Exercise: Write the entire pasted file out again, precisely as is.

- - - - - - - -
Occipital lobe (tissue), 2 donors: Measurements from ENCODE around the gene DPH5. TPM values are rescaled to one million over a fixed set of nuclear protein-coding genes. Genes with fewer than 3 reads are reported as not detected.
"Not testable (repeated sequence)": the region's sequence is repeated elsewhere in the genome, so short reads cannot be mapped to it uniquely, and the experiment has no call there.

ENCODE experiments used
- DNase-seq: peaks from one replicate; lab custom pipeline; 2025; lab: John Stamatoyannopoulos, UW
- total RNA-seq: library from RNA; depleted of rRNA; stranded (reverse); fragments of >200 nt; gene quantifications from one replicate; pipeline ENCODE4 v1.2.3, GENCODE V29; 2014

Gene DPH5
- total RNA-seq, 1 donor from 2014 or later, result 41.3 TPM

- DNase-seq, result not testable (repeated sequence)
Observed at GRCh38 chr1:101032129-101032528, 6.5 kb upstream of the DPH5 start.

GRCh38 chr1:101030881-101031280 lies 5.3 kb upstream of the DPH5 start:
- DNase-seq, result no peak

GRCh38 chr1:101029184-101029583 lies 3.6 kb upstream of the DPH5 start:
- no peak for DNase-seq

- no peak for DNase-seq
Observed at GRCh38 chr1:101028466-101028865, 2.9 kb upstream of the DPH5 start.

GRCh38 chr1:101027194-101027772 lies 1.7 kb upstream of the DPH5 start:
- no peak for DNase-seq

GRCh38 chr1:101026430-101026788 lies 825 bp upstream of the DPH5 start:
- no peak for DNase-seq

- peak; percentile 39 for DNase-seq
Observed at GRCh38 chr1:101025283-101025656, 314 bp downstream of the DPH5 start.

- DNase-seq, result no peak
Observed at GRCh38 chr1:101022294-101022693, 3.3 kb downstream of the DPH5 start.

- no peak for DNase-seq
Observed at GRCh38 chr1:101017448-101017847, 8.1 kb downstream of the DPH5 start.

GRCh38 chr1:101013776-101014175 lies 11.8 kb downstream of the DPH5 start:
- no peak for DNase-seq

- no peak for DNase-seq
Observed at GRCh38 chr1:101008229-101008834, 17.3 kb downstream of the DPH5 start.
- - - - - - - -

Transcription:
Occipital lobe (tissue), 2 donors: Measurements from ENCODE around the gene DPH5. TPM values are rescaled to one million over a fixed set of nuclear protein-coding genes. Genes with fewer than 3 reads are reported as not detected.
"Not testable (repeated sequence)": the region's sequence is repeated elsewhere in the genome, so short reads cannot be mapped to it uniquely, and the experiment has no call there.

ENCODE experiments used
- DNase-seq: peaks from one replicate; lab custom pipeline; 2025; lab: John Stamatoyannopoulos, UW
- total RNA-seq: library from RNA; depleted of rRNA; stranded (reverse); fragments of >200 nt; gene quantifications from one replicate; pipeline ENCODE4 v1.2.3, GENCODE V29; 2014

Gene DPH5
- total RNA-seq, 1 donor from 2014 or later, result 41.3 TPM

- DNase-seq, result not testable (repeated sequence)
Observed at GRCh38 chr1:101032129-101032528, 6.5 kb upstream of the DPH5 start.

GRCh38 chr1:101030881-101031280 lies 5.3 kb upstream of the DPH5 start:
- DNase-seq, result no peak

GRCh38 chr1:101029184-101029583 lies 3.6 kb upstream of the DPH5 start:
- no peak for DNase-seq

- no peak for DNase-seq
Observed at GRCh38 chr1:101028466-101028865, 2.9 kb upstream of the DPH5 start.

GRCh38 chr1:101027194-101027772 lies 1.7 kb upstream of the DPH5 start:
- no peak for DNase-seq

GRCh38 chr1:101026430-101026788 lies 825 bp upstream of the DPH5 start:
- no peak for DNase-seq

- peak; percentile 39 for DNase-seq
Observed at GRCh38 chr1:101025283-101025656, 314 bp downstream of the DPH5 start.

- DNase-seq, result no peak
Observed at GRCh38 chr1:101022294-101022693, 3.3 kb downstream of the DPH5 start.

- no peak for DNase-seq
Observed at GRCh38 chr1:101017448-101017847, 8.1 kb downstream of the DPH5 start.

GRCh38 chr1:101013776-101014175 lies 11.8 kb downstream of the DPH5 start:
- no peak for DNase-seq

- no peak for DNase-seq
Observed at GRCh38 chr1:101008229-101008834, 17.3 kb downstream of the DPH5 start.